Usually, when someone, myself included, decides they want or need something, they want or need it in that exact same moment. Now. I’m quite sure that this behaviour has not always been the norm. Our predecessors had to plant, nurture and work for an entire season to have the pumpkin to make the puree to enjoy the pumpkin pie. Patience was an actual thing. These days, patience is something we pray for when we are held up by life. We have fast food, fast credit, fast information, fast banking….whatever we can create into an experience of convenience, we create.
I may be the honorary mayor of ‘I Want It Nowville’. I obsessively map out the quickest routes in my car. I race the person next to me in the self-checkout. I get stuck in a bubble of annoyance when someone is holding up my sprint to the end of my current task. I tell my kids about how we used to have to wait for a videotape to rewind before we could start it again (this is after we had to walk to a video store to choose the movie)….and that I had to wait by the radio for my favourite song to come on, sometimes All. Day. Long. This is my version of walking uphill both ways to school. They hear me, but don’t quite get it.
I do love the convenience of our lives. I also think we could live without it…even dare I say, in a happier space. Not only do we miss opportunities to connect to the world and to slow the pace of our racing minds, we also learn to expect results at lightening speed. This includes the results gained by changing our habits or our mindset. We want them now but our minds and bodies are still back where it makes more sense to have to wait for that pumpkin to grow before we gain the benefits of the pumpkin pie. Things take time but our inner speed demon is trying to tell us we can (and should) have it all RIGHT NOW.
So when we sit down and decide we are going to make a lifestyle change, what do many people gravitate towards?
- Before and after pics that show 1 month of ginormous amounts of progress.
- Testimonials that say they lost 10 lbs. in the first week.
- Plans that promise you will feel the best you’ve ever felt within days…as long as you a) spend hundreds or thousands on their product b) give up entire food groups c) join their community all in by raising your right hand and swear you will only believe there is one perfect way to eat and shame those who don’t follow… (ok maybe not so much…or maybe…)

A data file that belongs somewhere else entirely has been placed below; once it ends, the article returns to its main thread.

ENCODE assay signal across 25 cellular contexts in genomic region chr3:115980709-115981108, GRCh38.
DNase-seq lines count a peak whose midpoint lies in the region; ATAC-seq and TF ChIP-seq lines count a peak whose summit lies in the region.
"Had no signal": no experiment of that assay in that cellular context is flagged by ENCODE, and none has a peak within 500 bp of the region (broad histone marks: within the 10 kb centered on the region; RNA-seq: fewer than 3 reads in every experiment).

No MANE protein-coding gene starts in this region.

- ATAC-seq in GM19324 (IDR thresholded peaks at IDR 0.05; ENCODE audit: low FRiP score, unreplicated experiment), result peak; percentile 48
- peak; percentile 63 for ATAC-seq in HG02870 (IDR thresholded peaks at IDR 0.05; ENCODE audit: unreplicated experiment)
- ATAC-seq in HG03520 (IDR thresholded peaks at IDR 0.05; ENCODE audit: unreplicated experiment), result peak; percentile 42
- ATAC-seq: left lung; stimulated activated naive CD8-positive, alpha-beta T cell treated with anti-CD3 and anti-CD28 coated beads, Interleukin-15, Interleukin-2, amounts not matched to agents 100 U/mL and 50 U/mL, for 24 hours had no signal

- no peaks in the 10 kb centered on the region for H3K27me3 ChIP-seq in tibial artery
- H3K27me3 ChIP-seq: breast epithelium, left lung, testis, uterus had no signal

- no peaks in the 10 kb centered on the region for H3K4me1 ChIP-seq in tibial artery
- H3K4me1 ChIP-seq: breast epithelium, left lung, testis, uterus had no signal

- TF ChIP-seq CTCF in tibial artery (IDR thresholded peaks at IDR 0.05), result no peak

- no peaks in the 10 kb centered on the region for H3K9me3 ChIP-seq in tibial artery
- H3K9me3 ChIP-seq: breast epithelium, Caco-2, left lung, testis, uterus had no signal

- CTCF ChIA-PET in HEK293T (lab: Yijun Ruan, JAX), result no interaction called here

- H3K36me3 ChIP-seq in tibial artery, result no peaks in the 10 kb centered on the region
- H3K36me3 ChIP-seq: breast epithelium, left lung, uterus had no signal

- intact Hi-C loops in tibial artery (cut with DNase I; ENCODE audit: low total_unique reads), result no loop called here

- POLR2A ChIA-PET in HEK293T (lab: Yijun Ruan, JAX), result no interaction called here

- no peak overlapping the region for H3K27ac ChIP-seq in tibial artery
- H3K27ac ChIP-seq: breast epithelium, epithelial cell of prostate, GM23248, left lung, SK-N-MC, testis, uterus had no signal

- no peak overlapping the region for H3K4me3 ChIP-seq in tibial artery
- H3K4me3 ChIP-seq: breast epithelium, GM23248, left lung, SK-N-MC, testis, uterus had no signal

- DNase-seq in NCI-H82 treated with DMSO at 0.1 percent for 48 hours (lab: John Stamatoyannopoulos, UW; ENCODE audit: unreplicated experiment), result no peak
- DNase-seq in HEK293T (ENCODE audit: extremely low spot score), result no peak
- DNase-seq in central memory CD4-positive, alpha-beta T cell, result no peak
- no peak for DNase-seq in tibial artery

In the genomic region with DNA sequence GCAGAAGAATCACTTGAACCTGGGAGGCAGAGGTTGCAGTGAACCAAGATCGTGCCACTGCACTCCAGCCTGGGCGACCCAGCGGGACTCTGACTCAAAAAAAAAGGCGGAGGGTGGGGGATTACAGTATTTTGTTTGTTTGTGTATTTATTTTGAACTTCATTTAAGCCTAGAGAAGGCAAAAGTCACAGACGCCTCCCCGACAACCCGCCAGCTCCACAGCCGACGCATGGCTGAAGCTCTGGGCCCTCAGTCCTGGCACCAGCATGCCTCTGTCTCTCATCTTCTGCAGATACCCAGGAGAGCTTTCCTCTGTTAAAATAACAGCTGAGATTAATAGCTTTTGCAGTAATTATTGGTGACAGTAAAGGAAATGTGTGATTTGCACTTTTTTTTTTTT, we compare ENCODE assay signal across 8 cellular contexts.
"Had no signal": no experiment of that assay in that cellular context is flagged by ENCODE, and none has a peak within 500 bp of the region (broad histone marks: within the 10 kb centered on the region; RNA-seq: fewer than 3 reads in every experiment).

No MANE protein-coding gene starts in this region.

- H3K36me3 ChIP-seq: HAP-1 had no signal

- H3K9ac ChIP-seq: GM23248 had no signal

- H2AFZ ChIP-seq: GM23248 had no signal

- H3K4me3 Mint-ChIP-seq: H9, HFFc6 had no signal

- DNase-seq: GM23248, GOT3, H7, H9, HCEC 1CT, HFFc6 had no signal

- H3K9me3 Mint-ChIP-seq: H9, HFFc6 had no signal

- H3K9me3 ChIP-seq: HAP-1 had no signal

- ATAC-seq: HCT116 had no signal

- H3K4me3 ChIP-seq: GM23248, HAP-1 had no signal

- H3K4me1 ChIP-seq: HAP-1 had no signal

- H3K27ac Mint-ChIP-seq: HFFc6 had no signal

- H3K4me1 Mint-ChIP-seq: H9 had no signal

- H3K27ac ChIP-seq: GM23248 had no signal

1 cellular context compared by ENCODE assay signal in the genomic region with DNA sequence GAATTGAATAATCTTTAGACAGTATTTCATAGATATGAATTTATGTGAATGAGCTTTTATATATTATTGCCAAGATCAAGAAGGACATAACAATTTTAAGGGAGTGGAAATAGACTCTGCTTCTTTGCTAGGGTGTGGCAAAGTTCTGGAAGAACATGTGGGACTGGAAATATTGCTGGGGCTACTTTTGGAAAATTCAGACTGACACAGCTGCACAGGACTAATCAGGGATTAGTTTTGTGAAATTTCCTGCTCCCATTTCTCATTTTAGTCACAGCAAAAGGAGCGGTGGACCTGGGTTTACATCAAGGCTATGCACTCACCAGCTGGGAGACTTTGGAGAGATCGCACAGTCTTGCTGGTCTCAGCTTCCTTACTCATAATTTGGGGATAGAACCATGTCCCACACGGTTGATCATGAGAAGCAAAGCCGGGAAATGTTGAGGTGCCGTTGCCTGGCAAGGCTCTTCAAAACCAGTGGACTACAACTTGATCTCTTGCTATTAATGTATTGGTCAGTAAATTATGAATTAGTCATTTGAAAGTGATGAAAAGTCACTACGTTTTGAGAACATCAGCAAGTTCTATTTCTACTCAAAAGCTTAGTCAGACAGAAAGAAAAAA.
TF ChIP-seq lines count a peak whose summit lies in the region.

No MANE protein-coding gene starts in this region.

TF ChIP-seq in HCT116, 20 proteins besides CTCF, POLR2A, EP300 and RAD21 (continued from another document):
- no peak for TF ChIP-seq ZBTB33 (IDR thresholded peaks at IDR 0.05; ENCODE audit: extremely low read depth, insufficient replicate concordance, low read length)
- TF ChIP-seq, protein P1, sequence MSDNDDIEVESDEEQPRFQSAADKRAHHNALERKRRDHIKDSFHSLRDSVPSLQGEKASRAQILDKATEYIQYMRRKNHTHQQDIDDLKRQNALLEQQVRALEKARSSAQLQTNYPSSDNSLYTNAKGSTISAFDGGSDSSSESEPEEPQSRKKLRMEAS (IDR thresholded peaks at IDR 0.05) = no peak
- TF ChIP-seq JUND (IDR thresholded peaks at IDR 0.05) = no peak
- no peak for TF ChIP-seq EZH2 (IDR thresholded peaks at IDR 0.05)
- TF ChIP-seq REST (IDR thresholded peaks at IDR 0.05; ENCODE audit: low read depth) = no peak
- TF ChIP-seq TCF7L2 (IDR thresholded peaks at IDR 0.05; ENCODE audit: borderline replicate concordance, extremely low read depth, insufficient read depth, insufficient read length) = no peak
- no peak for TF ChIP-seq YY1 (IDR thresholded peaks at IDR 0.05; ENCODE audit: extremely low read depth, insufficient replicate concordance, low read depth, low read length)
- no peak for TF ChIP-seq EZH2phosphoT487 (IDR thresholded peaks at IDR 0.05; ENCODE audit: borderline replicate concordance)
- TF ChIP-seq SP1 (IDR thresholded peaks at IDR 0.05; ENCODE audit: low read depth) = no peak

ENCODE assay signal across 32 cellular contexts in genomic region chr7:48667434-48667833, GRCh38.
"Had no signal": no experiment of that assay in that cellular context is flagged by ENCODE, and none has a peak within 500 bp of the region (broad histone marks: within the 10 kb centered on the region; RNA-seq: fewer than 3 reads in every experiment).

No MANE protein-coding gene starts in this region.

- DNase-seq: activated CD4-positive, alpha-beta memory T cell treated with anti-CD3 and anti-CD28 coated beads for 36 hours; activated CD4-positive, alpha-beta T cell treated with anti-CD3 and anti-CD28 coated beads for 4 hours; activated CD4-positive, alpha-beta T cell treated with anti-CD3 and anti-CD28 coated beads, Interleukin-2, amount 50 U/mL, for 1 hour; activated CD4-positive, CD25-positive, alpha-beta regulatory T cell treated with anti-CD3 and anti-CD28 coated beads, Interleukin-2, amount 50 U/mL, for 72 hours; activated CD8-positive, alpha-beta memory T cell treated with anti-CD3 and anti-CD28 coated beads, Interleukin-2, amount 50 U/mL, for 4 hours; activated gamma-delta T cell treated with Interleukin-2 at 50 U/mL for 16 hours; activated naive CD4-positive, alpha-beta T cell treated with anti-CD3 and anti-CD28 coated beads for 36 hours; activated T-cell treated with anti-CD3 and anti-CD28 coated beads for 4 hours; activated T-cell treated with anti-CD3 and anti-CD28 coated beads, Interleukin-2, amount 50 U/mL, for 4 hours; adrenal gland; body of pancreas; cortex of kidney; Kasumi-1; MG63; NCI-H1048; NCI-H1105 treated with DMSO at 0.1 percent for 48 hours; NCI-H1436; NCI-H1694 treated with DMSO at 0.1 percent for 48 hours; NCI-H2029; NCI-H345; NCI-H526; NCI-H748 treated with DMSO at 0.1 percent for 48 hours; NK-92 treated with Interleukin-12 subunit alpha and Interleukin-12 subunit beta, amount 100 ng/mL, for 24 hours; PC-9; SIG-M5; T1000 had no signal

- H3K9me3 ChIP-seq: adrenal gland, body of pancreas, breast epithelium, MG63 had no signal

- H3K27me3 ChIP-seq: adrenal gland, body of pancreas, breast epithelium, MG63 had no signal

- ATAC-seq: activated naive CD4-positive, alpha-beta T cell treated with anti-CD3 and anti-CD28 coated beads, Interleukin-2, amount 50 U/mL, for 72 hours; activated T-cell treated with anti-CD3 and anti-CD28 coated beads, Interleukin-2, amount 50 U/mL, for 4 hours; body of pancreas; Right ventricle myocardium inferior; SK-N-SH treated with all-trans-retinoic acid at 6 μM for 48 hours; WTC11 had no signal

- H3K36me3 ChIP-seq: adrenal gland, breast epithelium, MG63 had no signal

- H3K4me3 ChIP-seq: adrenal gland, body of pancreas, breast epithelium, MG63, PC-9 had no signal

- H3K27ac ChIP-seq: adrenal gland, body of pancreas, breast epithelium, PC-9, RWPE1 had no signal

I do this as well. Even now, even after being through so many quick fix fails, I can still get a tingle of excitement in my belly when I read a quick fix marketing blurb. “What!? She has more energy after only 3 days with this?? SIGN ME UP!” …and then I remind myself of pumpkin pies.
I’ve heard many stories over the years of quick fix trials and tribs and the common theme is that in reality, the ‘quick fix’ doesn’t happen for the majority of the population and for those it does, it usually doesn’t last. Why don’t quick fixes just turn into longer fixes? They aren’t built to. They’re usually too expensive, too restrictive, too isolating and too much of a disruption to our regular lives.
Change takes time.
Creating takes work.
To shift habits, mindset and our actions we need to fight the ‘RIGHT NOW’ expectation that runs deep in our lives.
We must monitor every conversation we have with ourselves like we are the damn CIA on the biggest case of our careers. We must be vigilant in our pursuit of a new internal dialogue, finding the words that will lead to our desired actions.
We must keep doing the small things over and over until they add up to big things that will ultimately give us the change we want. Start the journey with the expectation that it may take a while. Make peace with yourself and find your patience. And when a quick fix tempts us to seek the high that instant gratification gives us? Remember the pumpkin pie.